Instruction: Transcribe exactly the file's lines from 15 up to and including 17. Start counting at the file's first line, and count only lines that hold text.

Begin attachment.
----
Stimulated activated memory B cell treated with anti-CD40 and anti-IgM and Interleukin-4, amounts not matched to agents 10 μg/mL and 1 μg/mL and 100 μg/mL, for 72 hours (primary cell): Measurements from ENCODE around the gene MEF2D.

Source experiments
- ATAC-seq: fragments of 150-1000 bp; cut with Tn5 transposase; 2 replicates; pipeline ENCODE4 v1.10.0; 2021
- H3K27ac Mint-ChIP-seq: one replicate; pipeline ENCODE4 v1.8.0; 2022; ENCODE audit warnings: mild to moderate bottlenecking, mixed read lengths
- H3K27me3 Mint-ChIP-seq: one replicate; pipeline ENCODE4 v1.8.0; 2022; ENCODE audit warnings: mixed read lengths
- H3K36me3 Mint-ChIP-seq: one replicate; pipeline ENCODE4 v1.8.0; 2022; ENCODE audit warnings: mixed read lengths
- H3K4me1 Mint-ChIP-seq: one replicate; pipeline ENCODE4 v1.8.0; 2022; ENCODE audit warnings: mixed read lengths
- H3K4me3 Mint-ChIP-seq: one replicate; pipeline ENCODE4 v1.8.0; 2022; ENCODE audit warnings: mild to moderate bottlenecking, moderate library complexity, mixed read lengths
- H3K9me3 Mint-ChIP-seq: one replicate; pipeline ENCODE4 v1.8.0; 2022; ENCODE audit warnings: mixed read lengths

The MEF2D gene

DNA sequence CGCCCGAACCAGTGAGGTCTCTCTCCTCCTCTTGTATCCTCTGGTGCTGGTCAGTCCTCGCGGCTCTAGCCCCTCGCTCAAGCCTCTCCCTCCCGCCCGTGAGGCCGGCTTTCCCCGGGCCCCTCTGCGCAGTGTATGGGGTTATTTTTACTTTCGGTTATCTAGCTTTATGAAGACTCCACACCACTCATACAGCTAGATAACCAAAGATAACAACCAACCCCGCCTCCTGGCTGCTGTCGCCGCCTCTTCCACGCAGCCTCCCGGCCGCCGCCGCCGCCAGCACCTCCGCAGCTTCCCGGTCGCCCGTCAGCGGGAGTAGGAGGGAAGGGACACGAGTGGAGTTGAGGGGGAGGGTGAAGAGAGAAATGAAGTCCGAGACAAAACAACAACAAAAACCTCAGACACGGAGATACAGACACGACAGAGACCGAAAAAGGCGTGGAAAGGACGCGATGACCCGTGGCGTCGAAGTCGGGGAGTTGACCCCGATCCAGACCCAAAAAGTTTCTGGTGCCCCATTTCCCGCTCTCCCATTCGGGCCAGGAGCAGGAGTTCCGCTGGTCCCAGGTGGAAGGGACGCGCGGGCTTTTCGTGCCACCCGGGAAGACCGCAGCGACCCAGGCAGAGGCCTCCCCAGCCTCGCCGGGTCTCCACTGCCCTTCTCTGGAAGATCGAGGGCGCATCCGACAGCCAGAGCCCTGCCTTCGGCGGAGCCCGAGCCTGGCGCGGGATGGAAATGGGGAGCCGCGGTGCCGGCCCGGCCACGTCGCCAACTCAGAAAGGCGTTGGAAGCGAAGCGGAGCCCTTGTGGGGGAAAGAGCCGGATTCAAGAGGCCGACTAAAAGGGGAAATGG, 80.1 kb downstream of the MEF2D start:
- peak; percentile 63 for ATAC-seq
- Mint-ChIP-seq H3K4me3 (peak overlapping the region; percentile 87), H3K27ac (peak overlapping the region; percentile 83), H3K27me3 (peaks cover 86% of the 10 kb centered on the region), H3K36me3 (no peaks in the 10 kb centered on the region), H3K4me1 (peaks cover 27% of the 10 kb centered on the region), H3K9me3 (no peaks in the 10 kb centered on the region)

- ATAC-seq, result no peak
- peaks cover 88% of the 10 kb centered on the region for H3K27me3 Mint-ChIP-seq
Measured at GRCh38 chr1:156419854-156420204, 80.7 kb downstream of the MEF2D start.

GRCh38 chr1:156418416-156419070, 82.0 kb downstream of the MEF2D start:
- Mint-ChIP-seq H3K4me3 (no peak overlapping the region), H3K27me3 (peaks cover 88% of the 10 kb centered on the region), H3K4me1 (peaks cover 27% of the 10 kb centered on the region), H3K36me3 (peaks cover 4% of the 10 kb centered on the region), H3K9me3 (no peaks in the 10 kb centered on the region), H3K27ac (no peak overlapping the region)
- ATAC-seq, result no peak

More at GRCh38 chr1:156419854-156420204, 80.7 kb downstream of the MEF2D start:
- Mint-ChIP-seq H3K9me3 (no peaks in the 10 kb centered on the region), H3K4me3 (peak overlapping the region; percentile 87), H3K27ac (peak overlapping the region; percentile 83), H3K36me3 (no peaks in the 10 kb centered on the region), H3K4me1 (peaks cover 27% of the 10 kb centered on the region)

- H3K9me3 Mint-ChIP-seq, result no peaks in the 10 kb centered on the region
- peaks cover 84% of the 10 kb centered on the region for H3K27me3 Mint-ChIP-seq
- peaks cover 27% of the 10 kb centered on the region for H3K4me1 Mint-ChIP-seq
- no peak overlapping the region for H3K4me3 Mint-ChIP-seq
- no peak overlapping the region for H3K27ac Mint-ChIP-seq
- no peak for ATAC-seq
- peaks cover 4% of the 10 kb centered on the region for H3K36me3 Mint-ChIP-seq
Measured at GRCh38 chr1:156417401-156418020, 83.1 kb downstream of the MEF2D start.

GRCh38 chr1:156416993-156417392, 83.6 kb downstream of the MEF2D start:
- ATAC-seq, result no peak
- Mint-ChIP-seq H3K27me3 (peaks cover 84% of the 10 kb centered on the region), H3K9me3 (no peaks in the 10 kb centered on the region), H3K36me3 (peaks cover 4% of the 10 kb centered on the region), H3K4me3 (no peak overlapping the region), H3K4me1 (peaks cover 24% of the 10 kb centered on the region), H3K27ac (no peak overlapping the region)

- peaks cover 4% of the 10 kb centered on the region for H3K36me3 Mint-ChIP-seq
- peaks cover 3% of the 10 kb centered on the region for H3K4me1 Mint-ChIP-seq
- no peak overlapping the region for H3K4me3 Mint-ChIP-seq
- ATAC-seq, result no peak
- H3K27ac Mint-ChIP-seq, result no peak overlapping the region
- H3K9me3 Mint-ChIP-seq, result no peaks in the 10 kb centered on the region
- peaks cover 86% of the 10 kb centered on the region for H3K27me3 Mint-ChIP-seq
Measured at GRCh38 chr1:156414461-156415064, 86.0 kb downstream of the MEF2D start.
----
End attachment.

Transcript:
- peaks cover 88% of the 10 kb centered on the region for H3K27me3 Mint-ChIP-seq
Measured at GRCh38 chr1:156419854-156420204, 80.7 kb downstream of the MEF2D start.

GRCh38 chr1:156418416-156419070, 82.0 kb downstream of the MEF2D start: